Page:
Protest Petition: Final Pursuit Of Justice For An Aggrieved

Share

Share

 

In India, where policy inefficacy is frequently debated, there is a pressing need for effective redressal mechanisms. Even though there is no provision under the Code of Criminal Procedure, 1908 (CrPC) (now Bhartiya Nyaya Suraksha Samhita, 2023 (BNSS), the complainant’s right to file the protest petition has been widely recognized in India. Currently, criminal proceedings in India are governed under BNSS. Although the BNSS does not explicitly define a protest petition, citizens have utilized it and there are various judicial pronouncements to affirm that.

What Is A Protest Petition?

A Protest Petition is essentially a Petition filed by the complainant/aggrieved before the concerned Magistrate challenging the report filed by the police in a particular case. For an aggrieved party in criminal proceedings, a protest petition serves as an effective and expeditious mechanism to protect his/her rights. A Protest Petition is filed before the appropriate Metropolitan Magistrate praying for the court to reject the final report in the concerned FIR and for the court to supervise the investigation itself, in cases where the complainant thinks that the case has been closed in an influenced and biased manner without conducting proper investigation and appreciating material evidence placed on record. This type of recourse can be dates back to a pre-independence era when various courts dealt with such type of petition even though no specific law has dealt with it.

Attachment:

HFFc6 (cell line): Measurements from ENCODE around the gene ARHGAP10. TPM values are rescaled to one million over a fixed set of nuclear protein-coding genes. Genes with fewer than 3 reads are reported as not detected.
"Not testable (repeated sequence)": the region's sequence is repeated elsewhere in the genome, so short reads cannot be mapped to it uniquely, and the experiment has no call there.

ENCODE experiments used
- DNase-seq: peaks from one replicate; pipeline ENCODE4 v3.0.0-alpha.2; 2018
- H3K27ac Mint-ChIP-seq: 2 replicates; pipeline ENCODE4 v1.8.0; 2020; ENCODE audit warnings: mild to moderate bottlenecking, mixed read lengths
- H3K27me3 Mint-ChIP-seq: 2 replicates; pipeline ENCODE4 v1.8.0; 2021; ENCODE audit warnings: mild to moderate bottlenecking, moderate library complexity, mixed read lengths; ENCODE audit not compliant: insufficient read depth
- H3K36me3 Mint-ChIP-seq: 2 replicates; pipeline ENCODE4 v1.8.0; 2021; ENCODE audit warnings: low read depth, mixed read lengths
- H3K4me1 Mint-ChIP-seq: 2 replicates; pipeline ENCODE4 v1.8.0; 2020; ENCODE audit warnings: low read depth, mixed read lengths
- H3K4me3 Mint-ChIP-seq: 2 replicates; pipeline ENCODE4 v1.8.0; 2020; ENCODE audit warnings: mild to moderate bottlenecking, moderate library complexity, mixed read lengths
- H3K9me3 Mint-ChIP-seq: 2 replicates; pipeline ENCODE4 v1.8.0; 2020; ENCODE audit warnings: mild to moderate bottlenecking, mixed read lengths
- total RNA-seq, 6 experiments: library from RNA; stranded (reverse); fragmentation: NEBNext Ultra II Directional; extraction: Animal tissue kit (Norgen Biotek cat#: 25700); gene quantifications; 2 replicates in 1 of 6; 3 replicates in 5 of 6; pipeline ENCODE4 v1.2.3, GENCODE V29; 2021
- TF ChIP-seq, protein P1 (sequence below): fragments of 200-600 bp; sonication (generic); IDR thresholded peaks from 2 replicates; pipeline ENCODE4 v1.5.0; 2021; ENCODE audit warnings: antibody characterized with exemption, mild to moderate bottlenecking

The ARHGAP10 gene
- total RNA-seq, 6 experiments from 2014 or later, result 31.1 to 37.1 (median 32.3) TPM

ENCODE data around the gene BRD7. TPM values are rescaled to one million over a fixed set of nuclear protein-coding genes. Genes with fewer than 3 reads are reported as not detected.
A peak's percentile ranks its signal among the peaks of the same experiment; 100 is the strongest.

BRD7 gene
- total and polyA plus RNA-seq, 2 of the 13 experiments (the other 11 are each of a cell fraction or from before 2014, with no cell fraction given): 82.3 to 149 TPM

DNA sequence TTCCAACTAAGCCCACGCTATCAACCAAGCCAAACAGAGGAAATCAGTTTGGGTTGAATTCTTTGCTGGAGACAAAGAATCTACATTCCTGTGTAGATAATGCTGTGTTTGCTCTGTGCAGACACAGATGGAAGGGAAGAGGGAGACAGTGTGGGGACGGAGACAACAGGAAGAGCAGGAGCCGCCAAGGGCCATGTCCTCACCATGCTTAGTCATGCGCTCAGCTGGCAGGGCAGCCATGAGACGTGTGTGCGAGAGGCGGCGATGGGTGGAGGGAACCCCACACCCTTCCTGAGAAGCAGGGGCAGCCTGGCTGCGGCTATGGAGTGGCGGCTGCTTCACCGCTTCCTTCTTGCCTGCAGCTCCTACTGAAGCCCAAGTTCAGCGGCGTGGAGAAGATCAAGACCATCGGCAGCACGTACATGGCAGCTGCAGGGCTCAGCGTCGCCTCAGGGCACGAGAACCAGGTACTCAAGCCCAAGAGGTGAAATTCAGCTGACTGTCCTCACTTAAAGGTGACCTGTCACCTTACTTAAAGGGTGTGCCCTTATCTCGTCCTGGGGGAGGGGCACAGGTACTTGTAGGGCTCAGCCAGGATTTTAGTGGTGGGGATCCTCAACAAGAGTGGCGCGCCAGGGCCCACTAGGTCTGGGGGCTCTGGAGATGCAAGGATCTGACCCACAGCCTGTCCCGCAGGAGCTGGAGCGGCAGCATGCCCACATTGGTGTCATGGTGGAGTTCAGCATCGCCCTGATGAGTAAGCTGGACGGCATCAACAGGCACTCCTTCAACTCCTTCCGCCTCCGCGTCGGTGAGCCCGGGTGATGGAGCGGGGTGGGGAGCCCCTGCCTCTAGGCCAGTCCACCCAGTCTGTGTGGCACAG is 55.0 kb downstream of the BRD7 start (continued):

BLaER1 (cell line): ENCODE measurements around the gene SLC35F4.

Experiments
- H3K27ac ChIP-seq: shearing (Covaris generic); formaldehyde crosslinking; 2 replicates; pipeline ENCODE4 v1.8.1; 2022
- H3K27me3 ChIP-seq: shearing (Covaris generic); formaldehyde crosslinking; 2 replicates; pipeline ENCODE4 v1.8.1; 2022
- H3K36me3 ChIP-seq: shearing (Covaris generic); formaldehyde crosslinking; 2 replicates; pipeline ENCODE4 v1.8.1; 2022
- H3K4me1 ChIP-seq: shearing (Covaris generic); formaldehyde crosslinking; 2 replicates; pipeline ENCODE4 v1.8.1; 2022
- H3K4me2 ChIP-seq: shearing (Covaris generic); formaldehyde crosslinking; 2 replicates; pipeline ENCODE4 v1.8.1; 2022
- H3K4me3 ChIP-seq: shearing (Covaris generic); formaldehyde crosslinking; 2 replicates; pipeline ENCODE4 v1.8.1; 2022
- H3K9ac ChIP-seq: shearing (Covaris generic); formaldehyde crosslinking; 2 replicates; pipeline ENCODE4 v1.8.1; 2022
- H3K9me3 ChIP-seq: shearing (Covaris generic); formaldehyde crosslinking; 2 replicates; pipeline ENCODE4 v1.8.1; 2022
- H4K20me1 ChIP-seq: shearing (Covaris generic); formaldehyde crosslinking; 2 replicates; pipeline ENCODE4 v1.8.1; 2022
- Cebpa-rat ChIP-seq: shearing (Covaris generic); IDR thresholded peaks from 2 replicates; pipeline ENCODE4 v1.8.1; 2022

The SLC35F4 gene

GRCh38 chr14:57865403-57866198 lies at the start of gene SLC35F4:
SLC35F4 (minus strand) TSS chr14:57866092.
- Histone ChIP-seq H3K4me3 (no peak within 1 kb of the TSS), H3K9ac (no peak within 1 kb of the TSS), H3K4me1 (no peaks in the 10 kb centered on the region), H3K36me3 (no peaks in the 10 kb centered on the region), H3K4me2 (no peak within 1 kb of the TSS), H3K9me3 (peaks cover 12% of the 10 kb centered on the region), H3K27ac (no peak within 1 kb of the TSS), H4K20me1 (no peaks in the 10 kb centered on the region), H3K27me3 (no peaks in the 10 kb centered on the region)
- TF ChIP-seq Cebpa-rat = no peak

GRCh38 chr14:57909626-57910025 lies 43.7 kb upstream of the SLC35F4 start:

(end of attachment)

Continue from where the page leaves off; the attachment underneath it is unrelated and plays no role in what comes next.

Legal Position Under The Bharatiya Nyay Sauraksha Samhita

As stated earlier, no specific definition or section deals with a protest petition either in CrPC or BNSS. Under the BNSS, Police investigations are governed by Section 193 similar to Section 173 of the CrPC, which mandates investigations to be completed without unnecessary delay. The introduction of the BNSS in the Indian judicial system includes a proviso imposing a two-month time limit for the completion of investigations in serious offences such as offences under sections 64, 66, 67, 68, 70, 71 of the BNSS or under sections 4, 6, 8 or section 10 of the Protection of Children from Sexual Offences Act, 2012. Such a proviso mandating submission of investigation report within a timely manner was not there in the CrPC. The main aim of this provision is to ensure a speedy procedure, which may inadvertently lead to errors in investigative reports, thereby increasing the filing of protest petitions. The imposition of strict time limits on the completion of police investigations can significantly impact the quality and accuracy of the investigative reports.

Recent Judicial Precedents

In Zunaid vs. State of UP, a division bench of Justice Bela M. Trivedi and Justice Dipankar Datta has inter-alia reiterated the already established principle of how a protest Petition can be dealt with by the Metropolitan Magistrate:

  • The Magistrate may accept the final report of the police and thereby reject the Protest Petition.
  • The Magistrate might accept the report and hereby proceed under Sections 200 and 203 of CrPC (now Sections 223 and 226 of the BNSS).
  • The Magistrate may accept the petition thereby rejecting the report submitted by the Police.